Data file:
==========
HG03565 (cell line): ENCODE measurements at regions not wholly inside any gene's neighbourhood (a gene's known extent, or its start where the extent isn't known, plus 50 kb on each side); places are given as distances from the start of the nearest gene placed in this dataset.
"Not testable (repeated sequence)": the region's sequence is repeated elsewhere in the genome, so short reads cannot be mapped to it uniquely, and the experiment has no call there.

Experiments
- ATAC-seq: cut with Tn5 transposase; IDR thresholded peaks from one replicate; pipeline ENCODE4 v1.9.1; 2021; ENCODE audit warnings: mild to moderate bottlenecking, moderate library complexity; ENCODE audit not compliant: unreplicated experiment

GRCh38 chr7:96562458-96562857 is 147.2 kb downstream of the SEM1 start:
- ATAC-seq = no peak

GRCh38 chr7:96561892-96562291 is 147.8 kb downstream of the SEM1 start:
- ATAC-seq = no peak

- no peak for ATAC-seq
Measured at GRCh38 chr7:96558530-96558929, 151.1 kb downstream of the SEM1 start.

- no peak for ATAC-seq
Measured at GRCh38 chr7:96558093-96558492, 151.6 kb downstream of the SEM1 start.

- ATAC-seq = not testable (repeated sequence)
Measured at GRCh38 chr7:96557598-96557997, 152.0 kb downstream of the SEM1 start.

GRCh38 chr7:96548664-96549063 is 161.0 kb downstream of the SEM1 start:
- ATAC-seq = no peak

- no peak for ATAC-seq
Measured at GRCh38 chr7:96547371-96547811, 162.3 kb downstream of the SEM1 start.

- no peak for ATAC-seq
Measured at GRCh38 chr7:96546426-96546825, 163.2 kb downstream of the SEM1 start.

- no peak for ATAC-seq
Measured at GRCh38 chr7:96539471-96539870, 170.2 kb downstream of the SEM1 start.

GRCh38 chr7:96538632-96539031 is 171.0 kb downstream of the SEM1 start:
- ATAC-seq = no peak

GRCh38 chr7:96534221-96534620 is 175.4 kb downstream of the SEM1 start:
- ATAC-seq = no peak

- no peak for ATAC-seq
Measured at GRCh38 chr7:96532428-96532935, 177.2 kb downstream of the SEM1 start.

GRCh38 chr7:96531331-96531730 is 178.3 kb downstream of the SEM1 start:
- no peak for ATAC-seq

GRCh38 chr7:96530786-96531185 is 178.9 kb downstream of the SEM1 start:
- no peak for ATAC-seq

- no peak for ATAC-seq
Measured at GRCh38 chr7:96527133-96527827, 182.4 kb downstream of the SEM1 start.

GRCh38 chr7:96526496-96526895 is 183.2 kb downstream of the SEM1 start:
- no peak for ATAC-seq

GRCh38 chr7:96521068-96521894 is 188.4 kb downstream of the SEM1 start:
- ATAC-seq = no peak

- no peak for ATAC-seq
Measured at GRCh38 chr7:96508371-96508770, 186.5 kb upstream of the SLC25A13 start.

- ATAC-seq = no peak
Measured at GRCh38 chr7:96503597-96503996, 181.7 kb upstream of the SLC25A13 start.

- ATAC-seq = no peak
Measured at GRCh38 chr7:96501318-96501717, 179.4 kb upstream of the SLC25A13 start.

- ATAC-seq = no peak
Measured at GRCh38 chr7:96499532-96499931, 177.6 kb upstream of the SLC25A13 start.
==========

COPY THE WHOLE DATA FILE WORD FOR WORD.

HG03565 (cell line): ENCODE measurements at regions not wholly inside any gene's neighbourhood (a gene's known extent, or its start where the extent isn't known, plus 50 kb on each side); places are given as distances from the start of the nearest gene placed in this dataset.
"Not testable (repeated sequence)": the region's sequence is repeated elsewhere in the genome, so short reads cannot be mapped to it uniquely, and the experiment has no call there.

Experiments
- ATAC-seq: cut with Tn5 transposase; IDR thresholded peaks from one replicate; pipeline ENCODE4 v1.9.1; 2021; ENCODE audit warnings: mild to moderate bottlenecking, moderate library complexity; ENCODE audit not compliant: unreplicated experiment

GRCh38 chr7:96562458-96562857 is 147.2 kb downstream of the SEM1 start:
- ATAC-seq = no peak

GRCh38 chr7:96561892-96562291 is 147.8 kb downstream of the SEM1 start:
- ATAC-seq = no peak

- no peak for ATAC-seq
Measured at GRCh38 chr7:96558530-96558929, 151.1 kb downstream of the SEM1 start.

- no peak for ATAC-seq
Measured at GRCh38 chr7:96558093-96558492, 151.6 kb downstream of the SEM1 start.

- ATAC-seq = not testable (repeated sequence)
Measured at GRCh38 chr7:96557598-96557997, 152.0 kb downstream of the SEM1 start.

GRCh38 chr7:96548664-96549063 is 161.0 kb downstream of the SEM1 start:
- ATAC-seq = no peak

- no peak for ATAC-seq
Measured at GRCh38 chr7:96547371-96547811, 162.3 kb downstream of the SEM1 start.

- no peak for ATAC-seq
Measured at GRCh38 chr7:96546426-96546825, 163.2 kb downstream of the SEM1 start.

- no peak for ATAC-seq
Measured at GRCh38 chr7:96539471-96539870, 170.2 kb downstream of the SEM1 start.

GRCh38 chr7:96538632-96539031 is 171.0 kb downstream of the SEM1 start:
- ATAC-seq = no peak

GRCh38 chr7:96534221-96534620 is 175.4 kb downstream of the SEM1 start:
- ATAC-seq = no peak

- no peak for ATAC-seq
Measured at GRCh38 chr7:96532428-96532935, 177.2 kb downstream of the SEM1 start.

GRCh38 chr7:96531331-96531730 is 178.3 kb downstream of the SEM1 start:
- no peak for ATAC-seq

GRCh38 chr7:96530786-96531185 is 178.9 kb downstream of the SEM1 start:
- no peak for ATAC-seq

- no peak for ATAC-seq
Measured at GRCh38 chr7:96527133-96527827, 182.4 kb downstream of the SEM1 start.

GRCh38 chr7:96526496-96526895 is 183.2 kb downstream of the SEM1 start:
- no peak for ATAC-seq

GRCh38 chr7:96521068-96521894 is 188.4 kb downstream of the SEM1 start:
- ATAC-seq = no peak

- no peak for ATAC-seq
Measured at GRCh38 chr7:96508371-96508770, 186.5 kb upstream of the SLC25A13 start.

- ATAC-seq = no peak
Measured at GRCh38 chr7:96503597-96503996, 181.7 kb upstream of the SLC25A13 start.

- ATAC-seq = no peak
Measured at GRCh38 chr7:96501318-96501717, 179.4 kb upstream of the SLC25A13 start.

- ATAC-seq = no peak
Measured at GRCh38 chr7:96499532-96499931, 177.6 kb upstream of the SLC25A13 start.